COLUMBUS, Ohio -- An Ohio State University astronomer is helping to answer a question mankind has asked since Copernicus first proclaimed that Earth orbited the sun: could many other stars have planetary systems like ours?
The answer may not please those who believe such planetary systems are required for the existence of extraterrestrial intelligence.
"Our results seem to indicate that whatever happened when our solar system formed was not the norm," elsewhere in the galaxy, said B. Scott Gaudi, a graduate student in astronomy at Ohio State.
Gaudi has developed a new method for zeroing in on the likelihood that extra-solar planets exist. He and his colleagues at the Probing Lensing Anomalies NETwork (PLANET) collaboration have calculated that less than 45 percent of stars could harbor planets in a configuration similar to our solar system.
"While a couple of dozen extra-solar planets have beendetected by other collaborations, these systems are very unlike our own, and probably not capable of sustaining advanced life forms," said Andrew Gould, associate professor of astronomy and Gaudi's advisor. "What Scott has shown is that when you look for systems we Earthlings would feel comfortable in, they are not that easy to find."
At the biannual meeting of the American Astronomical Society in Atlanta, Gaudi presented an analysis of two years' worth of PLANET data.
The eight institutions that make up the PLANET collaboration, including Ohio State, watch the skies for signs of gravitational lensing -- what happens when a massive dark object in space such as a dim star crosses in front of a luminous source star in the background. The dark object bends light rays emanating from the source, like a lens or magnifying glass.
Here on Earth, we see the star get brighter as the lens crosses in front of it, and then fade as the lens gets farther away. This is what astronomers call a "lensing event."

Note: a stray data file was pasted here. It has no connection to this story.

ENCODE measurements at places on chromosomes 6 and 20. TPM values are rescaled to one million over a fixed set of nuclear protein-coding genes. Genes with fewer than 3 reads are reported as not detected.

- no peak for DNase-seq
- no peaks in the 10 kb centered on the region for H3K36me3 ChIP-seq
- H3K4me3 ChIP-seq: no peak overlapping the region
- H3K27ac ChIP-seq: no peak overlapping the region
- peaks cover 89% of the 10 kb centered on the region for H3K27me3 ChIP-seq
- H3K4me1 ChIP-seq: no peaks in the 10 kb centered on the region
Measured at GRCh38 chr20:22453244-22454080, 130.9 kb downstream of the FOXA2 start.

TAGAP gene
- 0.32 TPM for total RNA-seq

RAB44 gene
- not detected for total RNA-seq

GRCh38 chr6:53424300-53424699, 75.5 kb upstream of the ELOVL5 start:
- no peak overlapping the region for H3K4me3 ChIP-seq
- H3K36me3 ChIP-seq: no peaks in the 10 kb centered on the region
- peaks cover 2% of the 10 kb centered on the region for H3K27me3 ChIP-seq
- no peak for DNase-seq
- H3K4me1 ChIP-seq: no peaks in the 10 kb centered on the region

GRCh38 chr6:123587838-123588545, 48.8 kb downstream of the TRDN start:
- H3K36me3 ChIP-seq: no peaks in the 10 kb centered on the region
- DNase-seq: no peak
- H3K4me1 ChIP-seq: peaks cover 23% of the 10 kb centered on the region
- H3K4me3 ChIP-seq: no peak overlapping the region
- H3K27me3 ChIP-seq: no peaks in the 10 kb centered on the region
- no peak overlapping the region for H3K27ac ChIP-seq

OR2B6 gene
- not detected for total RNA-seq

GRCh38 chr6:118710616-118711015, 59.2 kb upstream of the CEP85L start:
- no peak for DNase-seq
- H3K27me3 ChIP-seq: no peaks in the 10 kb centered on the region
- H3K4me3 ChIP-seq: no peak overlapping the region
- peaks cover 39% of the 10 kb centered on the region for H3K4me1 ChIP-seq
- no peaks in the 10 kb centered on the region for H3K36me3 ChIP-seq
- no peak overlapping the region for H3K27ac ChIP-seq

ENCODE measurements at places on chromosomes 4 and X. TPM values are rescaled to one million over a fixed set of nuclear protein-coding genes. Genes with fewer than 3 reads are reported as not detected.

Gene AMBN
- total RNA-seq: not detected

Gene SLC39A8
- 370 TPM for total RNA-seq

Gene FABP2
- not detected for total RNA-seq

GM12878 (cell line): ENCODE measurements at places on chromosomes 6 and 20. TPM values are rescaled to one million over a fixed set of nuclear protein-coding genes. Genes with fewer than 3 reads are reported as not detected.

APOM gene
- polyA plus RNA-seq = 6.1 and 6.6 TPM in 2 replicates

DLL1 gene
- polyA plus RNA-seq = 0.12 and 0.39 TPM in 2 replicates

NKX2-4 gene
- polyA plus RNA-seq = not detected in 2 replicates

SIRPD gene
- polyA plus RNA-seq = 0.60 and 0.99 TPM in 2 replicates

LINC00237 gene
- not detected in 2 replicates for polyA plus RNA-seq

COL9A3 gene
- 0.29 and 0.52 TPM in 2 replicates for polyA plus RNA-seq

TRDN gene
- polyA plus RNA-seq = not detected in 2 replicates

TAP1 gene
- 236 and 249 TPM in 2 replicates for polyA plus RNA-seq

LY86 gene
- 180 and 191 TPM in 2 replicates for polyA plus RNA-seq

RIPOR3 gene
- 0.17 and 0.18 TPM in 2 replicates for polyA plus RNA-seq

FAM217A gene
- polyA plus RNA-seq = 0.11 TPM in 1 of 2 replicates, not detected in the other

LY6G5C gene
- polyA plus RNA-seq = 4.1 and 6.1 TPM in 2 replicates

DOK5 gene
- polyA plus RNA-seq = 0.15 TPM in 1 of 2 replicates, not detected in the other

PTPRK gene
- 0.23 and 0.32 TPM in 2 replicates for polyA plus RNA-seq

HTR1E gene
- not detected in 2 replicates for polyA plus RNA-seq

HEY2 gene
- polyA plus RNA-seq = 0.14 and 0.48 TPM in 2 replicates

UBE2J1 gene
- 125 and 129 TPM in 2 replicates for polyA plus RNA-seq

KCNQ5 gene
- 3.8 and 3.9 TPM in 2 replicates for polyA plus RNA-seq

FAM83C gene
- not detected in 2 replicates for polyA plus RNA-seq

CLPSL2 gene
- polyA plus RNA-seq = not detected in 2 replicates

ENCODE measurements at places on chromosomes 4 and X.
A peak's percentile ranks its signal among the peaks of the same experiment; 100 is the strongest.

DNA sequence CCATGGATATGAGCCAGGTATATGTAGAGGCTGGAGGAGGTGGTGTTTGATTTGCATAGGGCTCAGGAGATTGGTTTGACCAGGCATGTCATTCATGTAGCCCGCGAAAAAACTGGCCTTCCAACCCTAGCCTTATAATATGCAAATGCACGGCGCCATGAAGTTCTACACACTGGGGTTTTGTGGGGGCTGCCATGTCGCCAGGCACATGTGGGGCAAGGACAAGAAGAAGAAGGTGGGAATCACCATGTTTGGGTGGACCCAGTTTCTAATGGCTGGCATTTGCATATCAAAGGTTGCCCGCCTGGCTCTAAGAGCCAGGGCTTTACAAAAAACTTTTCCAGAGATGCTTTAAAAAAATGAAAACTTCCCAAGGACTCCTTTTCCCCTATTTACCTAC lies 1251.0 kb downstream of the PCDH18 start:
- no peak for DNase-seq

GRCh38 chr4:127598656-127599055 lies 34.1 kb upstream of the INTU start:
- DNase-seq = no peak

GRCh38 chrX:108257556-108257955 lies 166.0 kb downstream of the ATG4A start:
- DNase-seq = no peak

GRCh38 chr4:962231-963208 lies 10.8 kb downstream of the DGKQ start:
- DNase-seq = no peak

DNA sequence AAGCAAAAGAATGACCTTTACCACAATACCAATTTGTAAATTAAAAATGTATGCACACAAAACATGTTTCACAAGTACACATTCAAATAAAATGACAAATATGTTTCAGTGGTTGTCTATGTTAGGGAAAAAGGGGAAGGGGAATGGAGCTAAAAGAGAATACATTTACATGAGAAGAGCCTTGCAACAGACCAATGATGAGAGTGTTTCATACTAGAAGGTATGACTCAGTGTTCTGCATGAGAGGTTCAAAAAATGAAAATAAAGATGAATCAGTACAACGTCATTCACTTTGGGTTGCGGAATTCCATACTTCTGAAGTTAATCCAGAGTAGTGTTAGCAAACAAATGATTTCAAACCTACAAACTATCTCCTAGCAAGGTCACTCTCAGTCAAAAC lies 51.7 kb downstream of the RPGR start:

Gaudi explained that the collaboration's data closely matches astronomers' theories of what lensing events should look like. Given that, planets orbiting stars should reveal themselves as a warp in the gravitational lens -- a "blip" of extra brightness during a lensing event.
Other planet hunters use different techniques that can only detect planets as close to a star as Mercury is to ours, whereas gravitational lensing enables PLANET to see Jupiter-like planets at Jupiter-like distances from stars.
They haven't seen any blips yet. In its five years of operation, PLANET hasn't detected any planets.
"If you look really hard to find something, and you don't find it, there are two possible reasons why: either you're not looking hard enough, or it's not there," Gaudi said.
"The difference between these two possibilities depends on the efficiency with which gravitational lensing should reveal the existence of planets given their size, distance, and angle of alignment with a star as viewed from earth," he continued.
Without any detections, PLANET cannot point to an exact number of planets that do exist, but can put an upper limit on the number of such planets that can exist. Based on 23 lensing events that occurred in 1998 and 1999, Gaudi calculated that less than 30 percent of stars could have a Jupiter-like planet at distances between Earth's orbit and Jupiter's orbit.
"Radial velocity surveys are finding that about 10 percent of stars have planets close in," said Gaudi. "We can say that most don't have Jupiter-mass planets in the distance between Earth's orbit and Jupiter's. So more often than not there aren't Jupiter-mass planets around these stars at those distances."
With the current data, PLANET cannot put limits on how many identical twins of Jupiter exist. But the fact that PLANET hasn't found any planets three times the size of Jupiter or bigger at Jupiter-like distances suggests that Jupiter-like planets in general are not very common, Gaudi said.
"You might expect that if we have a Jupiter, then other solar systems probably have Jupiters three or even five times bigger," he said. "But the fact that we're not detecting any planets bigger than Jupiter probably indicates that there aren't many Jupiters out there."
"We're going to continue to push that limit down farther," Gaudi said. "Either we'll push it down to 10 percent, or we'll find something."
Other PLANET member institutions include: the Kapteyn Institute, Rijksuniversiteit Groningen, The Netherlands; Space Telescope Science Institute, Baltimore, Maryland; South African Astronomical Observatory, Capetown, South Africa; University of Canterbury, Christchurch, New Zealand; Perth Observatory, Bickley, Western Australia; and Canopus Observatory, Hobart, Tasmania, Australia.
PLANET operates telescopes at many different longitudes around the world, so members can watch the sky at all times, weather permitting. "We like to say the sun never rises on our collaboration," Gaudi smiled.
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